Lily, such an interesting creature that Madagascar Moth! Nice catch! Pretty gazania? gallardia?
Here's a very old shot of my four kitties and the great pumpkin (carved with a cat face by you know who...) ... this is the ONLY picture of my four kitties together in one place ... (needless to say, much manipulation ...)
Lily, That moth is fascinating! It reminds me of a Luna Moth. I like the composition of your flower image - perfect position and angle of the background flower.
Jubilada, The kitties with their attention raptly affixed on the Great Pumpkin is so cute! Your porch pumpkins might be good candidates for the Hoey tut. I like the shadows of the web on the pumpkins! Cool effect. Fantastic job on the Day to Night (DTN) conversion. I've seen lots of these and done a few. Not easy to make it look natural as you have done. I always like seeing your masterpiece self portrait in the witchy costume. That is some awesome PS work. Loving that Flamingo image. I've been in OOB withdrawal, so perfect timing. The shadows of the flowers are the perfect touch. Cool job on that kaleido. I always have to comment on the critters, and, sure enough, they are there - bats maybe - with cute little antennae. ^_^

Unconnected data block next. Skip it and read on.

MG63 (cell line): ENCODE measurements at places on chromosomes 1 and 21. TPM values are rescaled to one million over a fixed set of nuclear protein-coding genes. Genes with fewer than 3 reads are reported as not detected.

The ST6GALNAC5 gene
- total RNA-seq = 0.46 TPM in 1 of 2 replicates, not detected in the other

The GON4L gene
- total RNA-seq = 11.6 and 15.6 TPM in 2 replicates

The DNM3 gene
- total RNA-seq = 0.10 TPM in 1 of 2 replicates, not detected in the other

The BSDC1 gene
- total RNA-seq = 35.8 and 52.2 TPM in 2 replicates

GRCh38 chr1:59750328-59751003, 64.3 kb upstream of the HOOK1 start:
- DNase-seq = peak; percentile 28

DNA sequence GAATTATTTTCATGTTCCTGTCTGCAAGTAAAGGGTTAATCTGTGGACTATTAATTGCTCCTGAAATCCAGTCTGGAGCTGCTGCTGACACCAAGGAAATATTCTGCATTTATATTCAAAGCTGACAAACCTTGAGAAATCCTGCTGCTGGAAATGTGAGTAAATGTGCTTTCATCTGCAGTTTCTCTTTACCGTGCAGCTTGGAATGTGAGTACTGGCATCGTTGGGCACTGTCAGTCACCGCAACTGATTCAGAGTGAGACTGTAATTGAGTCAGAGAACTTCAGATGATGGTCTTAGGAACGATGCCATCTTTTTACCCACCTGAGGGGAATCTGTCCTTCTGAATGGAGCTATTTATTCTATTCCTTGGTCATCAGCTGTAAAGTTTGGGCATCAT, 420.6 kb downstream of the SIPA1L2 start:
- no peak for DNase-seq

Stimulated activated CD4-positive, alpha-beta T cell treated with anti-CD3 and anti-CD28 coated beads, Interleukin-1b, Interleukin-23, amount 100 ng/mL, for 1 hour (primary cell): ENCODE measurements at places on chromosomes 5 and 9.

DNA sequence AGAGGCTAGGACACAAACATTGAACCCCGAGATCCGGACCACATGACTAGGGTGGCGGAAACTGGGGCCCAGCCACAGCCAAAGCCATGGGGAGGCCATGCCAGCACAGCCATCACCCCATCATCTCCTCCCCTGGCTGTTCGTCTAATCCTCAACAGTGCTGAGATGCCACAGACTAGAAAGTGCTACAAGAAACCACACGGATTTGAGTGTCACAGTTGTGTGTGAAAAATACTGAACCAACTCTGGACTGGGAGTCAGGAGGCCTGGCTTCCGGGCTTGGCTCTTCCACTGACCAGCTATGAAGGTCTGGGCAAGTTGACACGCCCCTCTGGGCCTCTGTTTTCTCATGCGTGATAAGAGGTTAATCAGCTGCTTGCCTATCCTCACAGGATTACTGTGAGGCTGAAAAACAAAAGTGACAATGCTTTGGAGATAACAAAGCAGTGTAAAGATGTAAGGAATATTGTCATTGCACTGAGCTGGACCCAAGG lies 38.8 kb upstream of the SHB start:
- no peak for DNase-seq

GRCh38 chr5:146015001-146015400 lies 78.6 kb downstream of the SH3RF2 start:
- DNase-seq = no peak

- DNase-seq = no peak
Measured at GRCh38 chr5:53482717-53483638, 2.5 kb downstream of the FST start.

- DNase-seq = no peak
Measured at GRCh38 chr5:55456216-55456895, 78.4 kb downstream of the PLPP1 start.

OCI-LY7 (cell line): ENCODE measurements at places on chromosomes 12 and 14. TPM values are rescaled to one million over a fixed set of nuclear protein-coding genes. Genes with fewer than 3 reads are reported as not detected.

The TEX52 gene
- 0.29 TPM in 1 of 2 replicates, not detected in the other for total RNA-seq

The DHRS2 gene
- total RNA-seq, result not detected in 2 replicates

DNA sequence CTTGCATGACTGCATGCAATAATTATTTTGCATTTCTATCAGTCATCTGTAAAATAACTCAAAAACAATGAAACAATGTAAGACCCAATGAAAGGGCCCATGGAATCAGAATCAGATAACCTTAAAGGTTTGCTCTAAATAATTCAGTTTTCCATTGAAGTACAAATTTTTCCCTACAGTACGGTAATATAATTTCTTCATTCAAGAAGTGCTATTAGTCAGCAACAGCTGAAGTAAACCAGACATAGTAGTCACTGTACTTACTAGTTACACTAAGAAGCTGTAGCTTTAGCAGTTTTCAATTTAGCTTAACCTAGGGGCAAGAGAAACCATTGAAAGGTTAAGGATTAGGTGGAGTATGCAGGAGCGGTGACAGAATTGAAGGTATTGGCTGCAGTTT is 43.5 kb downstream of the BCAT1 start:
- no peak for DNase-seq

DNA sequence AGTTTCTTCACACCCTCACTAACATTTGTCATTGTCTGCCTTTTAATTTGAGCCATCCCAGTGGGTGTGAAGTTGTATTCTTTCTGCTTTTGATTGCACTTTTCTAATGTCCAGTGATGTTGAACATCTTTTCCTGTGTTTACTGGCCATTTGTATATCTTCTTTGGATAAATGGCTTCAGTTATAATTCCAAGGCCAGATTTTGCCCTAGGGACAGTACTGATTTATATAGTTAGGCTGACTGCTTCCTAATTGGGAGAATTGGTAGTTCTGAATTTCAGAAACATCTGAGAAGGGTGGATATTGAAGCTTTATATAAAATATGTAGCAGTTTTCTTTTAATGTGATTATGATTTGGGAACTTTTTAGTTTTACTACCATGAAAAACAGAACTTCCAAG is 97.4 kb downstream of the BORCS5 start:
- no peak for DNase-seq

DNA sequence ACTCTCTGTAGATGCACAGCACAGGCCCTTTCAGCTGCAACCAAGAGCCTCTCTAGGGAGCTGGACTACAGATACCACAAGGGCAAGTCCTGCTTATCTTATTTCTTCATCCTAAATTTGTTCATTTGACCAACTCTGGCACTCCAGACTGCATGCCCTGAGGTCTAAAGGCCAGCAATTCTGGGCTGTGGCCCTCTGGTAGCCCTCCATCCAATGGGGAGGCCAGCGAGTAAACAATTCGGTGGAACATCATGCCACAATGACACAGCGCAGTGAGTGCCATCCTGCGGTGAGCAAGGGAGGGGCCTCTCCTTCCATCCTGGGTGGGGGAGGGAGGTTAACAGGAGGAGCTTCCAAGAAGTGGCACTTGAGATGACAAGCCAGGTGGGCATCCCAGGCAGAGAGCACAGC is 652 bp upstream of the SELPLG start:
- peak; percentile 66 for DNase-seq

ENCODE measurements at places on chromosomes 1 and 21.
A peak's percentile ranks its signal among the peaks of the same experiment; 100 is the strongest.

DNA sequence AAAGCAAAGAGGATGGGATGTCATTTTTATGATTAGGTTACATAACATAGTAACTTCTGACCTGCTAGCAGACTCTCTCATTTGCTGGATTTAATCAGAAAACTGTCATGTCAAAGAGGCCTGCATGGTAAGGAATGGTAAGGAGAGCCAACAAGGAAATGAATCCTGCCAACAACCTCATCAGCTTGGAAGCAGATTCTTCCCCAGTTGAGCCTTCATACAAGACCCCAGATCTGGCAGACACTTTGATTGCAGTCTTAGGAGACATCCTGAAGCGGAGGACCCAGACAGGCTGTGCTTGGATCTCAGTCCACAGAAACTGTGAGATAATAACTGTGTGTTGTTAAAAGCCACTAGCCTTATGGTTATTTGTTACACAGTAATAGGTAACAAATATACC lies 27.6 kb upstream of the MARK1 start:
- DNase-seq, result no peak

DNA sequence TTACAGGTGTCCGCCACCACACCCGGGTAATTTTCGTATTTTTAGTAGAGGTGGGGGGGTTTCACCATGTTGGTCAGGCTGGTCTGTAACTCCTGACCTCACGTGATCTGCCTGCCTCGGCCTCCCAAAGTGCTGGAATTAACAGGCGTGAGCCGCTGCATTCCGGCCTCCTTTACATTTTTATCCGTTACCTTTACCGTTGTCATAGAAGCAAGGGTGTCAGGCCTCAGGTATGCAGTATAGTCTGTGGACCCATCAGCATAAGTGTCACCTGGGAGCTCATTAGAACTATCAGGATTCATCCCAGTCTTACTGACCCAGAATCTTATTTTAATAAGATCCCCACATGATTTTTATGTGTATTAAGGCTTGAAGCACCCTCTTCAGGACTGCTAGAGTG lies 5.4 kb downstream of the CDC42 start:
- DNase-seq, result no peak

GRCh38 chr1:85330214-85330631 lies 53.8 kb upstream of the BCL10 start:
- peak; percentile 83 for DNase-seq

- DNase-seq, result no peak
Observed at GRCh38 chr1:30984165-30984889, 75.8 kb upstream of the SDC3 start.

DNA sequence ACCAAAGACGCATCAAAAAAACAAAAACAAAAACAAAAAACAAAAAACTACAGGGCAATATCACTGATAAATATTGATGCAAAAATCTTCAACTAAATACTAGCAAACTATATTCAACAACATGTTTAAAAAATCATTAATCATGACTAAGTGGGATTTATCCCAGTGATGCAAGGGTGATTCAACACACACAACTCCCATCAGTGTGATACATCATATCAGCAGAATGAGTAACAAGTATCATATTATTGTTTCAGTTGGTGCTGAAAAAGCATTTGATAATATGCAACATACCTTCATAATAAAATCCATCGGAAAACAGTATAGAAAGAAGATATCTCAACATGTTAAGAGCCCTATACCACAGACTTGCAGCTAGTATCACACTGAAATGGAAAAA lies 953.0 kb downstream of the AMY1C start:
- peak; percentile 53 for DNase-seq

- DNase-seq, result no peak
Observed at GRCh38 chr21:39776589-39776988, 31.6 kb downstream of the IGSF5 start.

Ted, Very cool self portrait of you with that plug-in. I thought it was a macro shot of a president on a coin. LOL! Second image with that alien being is quite scary! Love it. The fractaled flower is way cool looking.
Miss Mary, The second Nature Center shot is so pretty! Love seeing all that beautiful color.
It is so simple. Hard to believe a decent photo can come out of that plain little box. I would imagine that in a few years, it will have all sorts of enhancements to raise the cost.